Knowing when to stop
By Gary Popp
Published in News on October 28, 2010 1:46 PM
Wayne County School District bus driver James Shepard talks about the stop sign attached to the bus which is used to stop drivers when he picks up and drops off students. Local law enforcement officials are stepping up efforts to stop people from driving past the sign and endangering the welfare of students. Shepard say that on average three cars a week fail to stop when the sign is in use.
North Carolina Highway Patrol troopers have been on the lookout for drivers who don't think the rules about stopping around school buses apply to them.
Operation Stop Arm, a statewide campaign aimed at getting drivers to make better decisions when they are near stopped school buses, has put more troopers on school bus routes, watching to see how drivers respond when they see the bus's stop sign, First Sgt. Jerry Burton said.
"We want to make sure people are aware that they need to stop when the stop arm is down -- children's lives are in jeopardy," he said.
According to the Highway Patrol, more than 2,300 drivers violate North Carolina's school bus stop arm law each school day.
During the five-day campaign, the state Highway Patrol followed about 1,225 school buses, said Sgt. Jeff Gordon, Highway Patrol public information officer.
Across the state, 24 citations were issued to drivers passing stopped school buses.
The Highway Patrol post in Wayne County's district followed 23 school buses during the campaign, issuing two citations for drivers passing stopped school buses.
While monitoring the buses in Wayne County, the Highway Patrol also issued citations for speeding, seatbelt and driver's license violations.
In Wayne County, the Highway Patrol responds to calls of people passing stopped school buses several times a month. Most of the calls received are from school bus drivers, Burton said.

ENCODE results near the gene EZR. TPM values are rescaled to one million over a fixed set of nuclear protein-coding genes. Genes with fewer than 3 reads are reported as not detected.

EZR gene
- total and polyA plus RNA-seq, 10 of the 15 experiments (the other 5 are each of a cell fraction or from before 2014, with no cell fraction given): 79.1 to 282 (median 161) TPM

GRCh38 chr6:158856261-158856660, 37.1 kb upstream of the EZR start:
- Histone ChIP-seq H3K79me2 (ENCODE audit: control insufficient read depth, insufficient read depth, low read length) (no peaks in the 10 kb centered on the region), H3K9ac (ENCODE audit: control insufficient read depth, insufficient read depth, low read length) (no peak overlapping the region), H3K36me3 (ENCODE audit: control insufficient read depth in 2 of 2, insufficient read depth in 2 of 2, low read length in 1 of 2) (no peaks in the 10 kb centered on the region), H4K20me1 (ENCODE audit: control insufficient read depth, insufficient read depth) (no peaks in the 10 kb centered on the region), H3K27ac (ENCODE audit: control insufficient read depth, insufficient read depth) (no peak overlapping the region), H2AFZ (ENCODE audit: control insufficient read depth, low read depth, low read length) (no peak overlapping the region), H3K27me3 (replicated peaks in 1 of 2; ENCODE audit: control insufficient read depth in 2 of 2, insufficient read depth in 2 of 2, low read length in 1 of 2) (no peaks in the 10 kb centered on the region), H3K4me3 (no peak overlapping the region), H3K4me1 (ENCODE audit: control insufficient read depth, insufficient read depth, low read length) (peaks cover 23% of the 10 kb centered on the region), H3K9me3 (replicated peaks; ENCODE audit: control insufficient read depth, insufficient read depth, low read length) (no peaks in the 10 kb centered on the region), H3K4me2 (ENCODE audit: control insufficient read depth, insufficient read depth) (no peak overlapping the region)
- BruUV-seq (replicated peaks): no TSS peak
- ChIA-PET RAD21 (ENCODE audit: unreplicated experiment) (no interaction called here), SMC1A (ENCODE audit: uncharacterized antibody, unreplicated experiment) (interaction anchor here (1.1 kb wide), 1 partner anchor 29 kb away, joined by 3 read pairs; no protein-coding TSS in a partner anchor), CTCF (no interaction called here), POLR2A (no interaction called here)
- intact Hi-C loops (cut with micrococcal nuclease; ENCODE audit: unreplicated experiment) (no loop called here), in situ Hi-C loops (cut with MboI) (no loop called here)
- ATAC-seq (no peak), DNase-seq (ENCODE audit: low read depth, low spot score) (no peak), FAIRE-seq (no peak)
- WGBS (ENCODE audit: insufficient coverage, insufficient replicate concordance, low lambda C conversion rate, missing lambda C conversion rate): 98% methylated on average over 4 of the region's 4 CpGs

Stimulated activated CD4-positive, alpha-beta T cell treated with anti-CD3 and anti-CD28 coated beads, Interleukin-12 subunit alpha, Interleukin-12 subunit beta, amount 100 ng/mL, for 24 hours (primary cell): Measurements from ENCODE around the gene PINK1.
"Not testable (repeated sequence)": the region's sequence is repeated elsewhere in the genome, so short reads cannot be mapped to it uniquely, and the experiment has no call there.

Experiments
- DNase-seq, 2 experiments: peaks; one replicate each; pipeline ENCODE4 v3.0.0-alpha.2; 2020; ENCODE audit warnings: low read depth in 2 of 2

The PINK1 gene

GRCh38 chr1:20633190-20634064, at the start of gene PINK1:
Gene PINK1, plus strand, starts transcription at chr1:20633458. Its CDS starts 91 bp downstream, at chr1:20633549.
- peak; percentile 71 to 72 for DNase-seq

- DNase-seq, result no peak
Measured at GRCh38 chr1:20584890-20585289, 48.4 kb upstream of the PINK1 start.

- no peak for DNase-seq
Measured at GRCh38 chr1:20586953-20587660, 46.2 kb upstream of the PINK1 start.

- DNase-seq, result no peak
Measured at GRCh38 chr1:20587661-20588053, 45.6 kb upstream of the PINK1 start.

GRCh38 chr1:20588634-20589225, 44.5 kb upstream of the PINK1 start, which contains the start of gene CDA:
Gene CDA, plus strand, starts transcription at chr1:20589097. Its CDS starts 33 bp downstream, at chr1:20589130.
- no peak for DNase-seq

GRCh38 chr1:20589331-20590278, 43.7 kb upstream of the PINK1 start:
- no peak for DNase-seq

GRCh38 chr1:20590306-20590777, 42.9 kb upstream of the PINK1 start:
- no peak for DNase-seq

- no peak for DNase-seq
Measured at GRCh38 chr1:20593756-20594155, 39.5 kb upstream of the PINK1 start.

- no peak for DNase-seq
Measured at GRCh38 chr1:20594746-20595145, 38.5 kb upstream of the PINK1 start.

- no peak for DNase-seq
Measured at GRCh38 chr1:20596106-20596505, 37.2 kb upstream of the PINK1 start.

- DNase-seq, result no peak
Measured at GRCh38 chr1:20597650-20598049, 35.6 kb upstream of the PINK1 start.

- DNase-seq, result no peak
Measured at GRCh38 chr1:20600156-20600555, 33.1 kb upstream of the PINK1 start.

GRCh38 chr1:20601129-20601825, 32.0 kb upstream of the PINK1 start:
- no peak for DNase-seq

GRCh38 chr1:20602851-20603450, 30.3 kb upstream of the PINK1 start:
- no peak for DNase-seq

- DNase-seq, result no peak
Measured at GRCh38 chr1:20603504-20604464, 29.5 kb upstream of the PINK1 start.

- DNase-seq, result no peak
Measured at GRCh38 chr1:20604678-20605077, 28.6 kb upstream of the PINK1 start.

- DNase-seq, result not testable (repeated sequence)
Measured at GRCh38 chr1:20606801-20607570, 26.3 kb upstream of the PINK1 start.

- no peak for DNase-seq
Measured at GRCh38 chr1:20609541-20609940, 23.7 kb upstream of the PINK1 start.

"The bus drivers do a very good job of providing us with license plate numbers and vehicle descriptions," Burton said.
Raymond Smith, Wayne County Schools director of transportation, attributes some of the violations to confusion among drivers.
"We find too often that the general public does not know when or when not to stop behind a school bus."
Any four-lane road that does not have a median or turning lane and roads with high speed limits are probably the most dangerous areas, Smith said.
"We have students who live on double lane, 55-mph roads and busy thoroughfares," Smith said. "And the buses need to stop there."
School officials always try to design the routes for students to board the bus from the right side, but that is not always feasible, Smith said.
"If there is ever any confusion, always err on the side of caution," Gordon said.
Unfortunately, there are times when people are not fully focused on driving when behind the wheel.
"I think it is a matter of people not paying attention," Gordon said.
While both vagueness of the law and a lack of concentration lead to stop-arm violations, there are cases when people knowingly commit the violations.
"People attempt to beat the bus before the arm comes down," Gordon said.
Passing a stopped school bus is a Class 2 misdemeanor, according the Highway Patrol reports. If convicted, a person will receive five driving points on their driver's license and could be subject to fines up to $200.
"Sometimes you have people following the bus who are in such a hurry that they will not see a child coming from the opposite side of the road because their focus is on the bus," Smith said. "Whenever you see a school bus always be prepared to stop."
For questions regarding what to do when you see a school bus on the roadways, go to ncbussafety.org for safety tips and laws. You can also visit a DMV website or location for a copy of the driver's handbook.